For archive (Updated on February 8, 2019)
Note about the Getty Photo
(by Dr. Thank Oke Kyaw Myint)
The Getty Photo had titled the photo as “The Widow Returns”. Ma Ma Molly Tin Tut (Mya Saw Shin) told me that Daw Than Tin was still in Rangoon but she and her sister Peggy were studying in UK and the photo was about their return to Burma in the death of their father.
U Tin Tut did not attend the meeting at Secretariat on July 19, 1947 (Martyr’s Day) and escaped death, but he did not survive the assassination attempt on September 18, 1948. It was another ominous day in the history of Burma.
U Tin Tut is the elder brother of U Kyaw Myint, U Myint Thein, Dr. Htin Aung, Daw Khin Mya Mu, Daw Khin Saw Mu and Daw Tin Saw Mu. He is the uncle of Dr. Thane Oke Kyaw Myint, Sayama Daw Khin Saw Tint and U Nay Oke Tint.
U Tin Tut was the first ICS by invitation. He passed away when a grenade that was placed under his car parked while he was in front of his office on Sparks Street (Bo Aung Kyaw Street) later exploded.
His murder case is still an “unsolved” mystery.
Dr. Thane Oke Kyaw Myint wrote about his Bagyi Tin Tut.
I have incorporated some feedback from his posts.
THE EMPTY TOMB
by Dr. Thane Oke Kyaw Myint
Yesterday [July 19, 2018] was Martyrs’ Day in Burma. People attended the remembrance ceremony at both the memorial as well as in cities and towns all over Burma.
The present memorial near the Shwe Dagon was the second structure built after the bombing incident to assassinate South Korean President Chun Doo Wan by North Korea.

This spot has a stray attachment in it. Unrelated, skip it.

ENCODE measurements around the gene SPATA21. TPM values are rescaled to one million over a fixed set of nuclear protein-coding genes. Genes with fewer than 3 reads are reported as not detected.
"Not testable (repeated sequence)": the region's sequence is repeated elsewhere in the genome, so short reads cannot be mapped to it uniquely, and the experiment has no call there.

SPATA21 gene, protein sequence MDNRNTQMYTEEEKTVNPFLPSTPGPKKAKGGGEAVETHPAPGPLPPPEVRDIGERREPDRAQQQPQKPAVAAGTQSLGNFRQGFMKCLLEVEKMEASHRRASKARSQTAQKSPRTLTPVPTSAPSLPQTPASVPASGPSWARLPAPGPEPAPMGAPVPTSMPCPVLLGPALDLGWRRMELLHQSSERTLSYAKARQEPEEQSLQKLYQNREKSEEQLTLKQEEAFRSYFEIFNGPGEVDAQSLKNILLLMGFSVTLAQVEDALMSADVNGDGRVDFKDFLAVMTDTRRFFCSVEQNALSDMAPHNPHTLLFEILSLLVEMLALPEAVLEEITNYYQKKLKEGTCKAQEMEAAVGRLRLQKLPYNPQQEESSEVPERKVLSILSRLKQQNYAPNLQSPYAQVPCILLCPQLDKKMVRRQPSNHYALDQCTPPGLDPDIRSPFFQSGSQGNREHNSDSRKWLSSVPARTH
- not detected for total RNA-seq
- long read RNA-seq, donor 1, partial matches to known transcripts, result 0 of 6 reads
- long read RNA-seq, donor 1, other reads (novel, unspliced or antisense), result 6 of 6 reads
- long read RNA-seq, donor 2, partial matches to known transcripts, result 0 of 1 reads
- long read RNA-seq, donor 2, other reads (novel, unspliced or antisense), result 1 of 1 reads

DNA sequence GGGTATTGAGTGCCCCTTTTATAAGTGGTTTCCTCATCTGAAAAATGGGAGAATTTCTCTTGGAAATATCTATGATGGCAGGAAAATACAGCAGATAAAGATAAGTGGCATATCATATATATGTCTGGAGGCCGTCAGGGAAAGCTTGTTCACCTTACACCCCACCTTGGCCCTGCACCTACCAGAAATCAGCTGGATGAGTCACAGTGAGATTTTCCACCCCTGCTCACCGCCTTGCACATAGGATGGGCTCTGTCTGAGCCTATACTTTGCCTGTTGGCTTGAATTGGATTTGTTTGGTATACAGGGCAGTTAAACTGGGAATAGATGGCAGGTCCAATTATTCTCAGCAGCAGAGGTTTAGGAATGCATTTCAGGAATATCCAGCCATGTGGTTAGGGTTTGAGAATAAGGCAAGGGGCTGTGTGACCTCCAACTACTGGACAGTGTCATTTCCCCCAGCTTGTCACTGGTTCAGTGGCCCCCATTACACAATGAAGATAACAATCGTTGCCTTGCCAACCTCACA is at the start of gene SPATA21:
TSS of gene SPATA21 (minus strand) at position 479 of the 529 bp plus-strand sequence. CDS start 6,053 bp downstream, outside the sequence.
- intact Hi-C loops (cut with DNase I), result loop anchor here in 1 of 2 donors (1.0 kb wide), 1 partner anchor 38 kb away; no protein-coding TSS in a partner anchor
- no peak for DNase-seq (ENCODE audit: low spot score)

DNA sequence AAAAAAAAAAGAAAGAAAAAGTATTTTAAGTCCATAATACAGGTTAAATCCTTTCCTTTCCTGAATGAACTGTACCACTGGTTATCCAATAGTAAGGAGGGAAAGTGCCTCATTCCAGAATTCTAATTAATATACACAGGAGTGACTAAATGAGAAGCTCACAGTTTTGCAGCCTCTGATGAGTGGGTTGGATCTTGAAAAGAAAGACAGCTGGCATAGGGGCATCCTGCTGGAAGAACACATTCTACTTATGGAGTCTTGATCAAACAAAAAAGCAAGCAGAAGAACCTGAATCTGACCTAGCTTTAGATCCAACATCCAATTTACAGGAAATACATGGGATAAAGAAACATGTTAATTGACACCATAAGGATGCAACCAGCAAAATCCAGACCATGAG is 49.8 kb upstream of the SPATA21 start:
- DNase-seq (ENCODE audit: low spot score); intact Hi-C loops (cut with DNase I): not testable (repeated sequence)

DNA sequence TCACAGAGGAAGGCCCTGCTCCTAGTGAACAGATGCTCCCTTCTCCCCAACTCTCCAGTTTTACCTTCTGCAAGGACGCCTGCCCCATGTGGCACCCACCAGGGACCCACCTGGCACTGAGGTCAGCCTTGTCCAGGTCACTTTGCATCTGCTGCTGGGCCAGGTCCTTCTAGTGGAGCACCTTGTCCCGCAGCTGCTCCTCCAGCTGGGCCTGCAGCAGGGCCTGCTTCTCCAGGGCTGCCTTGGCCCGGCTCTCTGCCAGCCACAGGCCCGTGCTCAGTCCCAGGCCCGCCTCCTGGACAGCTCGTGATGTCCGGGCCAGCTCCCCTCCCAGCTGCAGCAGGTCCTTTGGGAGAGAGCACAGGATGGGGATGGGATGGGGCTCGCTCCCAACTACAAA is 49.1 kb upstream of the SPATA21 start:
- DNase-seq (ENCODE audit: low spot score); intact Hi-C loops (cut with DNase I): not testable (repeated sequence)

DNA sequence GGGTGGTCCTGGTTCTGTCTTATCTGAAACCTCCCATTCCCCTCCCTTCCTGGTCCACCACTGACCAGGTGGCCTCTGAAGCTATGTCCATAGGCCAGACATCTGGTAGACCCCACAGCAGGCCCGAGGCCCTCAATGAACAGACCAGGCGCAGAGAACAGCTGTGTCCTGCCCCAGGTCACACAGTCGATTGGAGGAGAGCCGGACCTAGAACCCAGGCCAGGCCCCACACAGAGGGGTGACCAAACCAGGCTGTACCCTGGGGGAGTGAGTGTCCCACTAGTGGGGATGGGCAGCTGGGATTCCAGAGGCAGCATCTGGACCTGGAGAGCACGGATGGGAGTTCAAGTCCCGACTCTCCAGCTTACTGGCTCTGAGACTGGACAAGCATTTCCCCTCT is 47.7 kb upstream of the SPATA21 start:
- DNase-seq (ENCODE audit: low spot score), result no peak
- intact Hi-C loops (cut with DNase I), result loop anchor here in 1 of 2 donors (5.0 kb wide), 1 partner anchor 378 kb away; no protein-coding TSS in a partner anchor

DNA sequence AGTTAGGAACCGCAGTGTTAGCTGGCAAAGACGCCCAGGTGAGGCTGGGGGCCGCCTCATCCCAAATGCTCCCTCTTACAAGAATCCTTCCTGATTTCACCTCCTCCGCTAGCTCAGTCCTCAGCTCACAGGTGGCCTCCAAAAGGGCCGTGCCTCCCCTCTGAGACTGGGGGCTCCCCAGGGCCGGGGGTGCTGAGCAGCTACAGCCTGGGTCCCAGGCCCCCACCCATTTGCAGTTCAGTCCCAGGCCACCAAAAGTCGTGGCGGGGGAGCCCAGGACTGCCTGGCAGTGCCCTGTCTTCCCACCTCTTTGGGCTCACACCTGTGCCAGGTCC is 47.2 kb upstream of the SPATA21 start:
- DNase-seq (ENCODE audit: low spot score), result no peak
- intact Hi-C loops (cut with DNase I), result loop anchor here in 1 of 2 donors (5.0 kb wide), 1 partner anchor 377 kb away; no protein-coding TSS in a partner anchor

The original tombs [nine of them with Bogyoke’s tomb in the center] were not built again but remnants of the tombs were interred at the same site as the previous memorial.
I wonder whether people know of the two other tombs, together with the tombs of the martyrs?
One was of Bo Sein Hman, and other was of U Tin Tut, my father’s elder brother. [Both were victims of assassination attempts: one in mid-air and the other on the ground.]
The remains of Bo Sein Hman were in the tomb on the right and U Tin Tut to the left of the other tombs.
On the left was an empty tomb, for U Tin Tut. He was killed by a grenade placed under his car on Sparks Street in front of his offices of New Times Of Burma press in 1948.
Our family’s tradition was for cremation of family members who passed away and to “float” the ashes into the nearest river.
After his military funeral, U Tin Tut’s body was cremated. There used to be a small crematorium in Kyandaw, which was built to cremate U Tin Tut, as previously those who died were buried.
In spite of my father saying that there should not be a tomb, the Prime Minister insisted that there should be a tomb so that U Tin Tut would be remembered and the tomb be at the Martyrs mausoleum.
What was buried there was a empty coffin containing his uniform as a Brigadier. The family never went there on the anniversaries of his death, as it was a meaningless gesture by the government to have an empty tomb next to that of the martyrs.
When I was working as a consultant Pediatrician in the Children’s Hospital, I received a call from Col. Soe Nyunt (Htila Sithu) saying that after the [North Korean] bombing, the government would like to leave the remains of the martyrs only, and had decided to move the remains of U Tin Tut and Bo Sein Hman to the the cemetery in Kyandaw and tombs would be made for the two of them.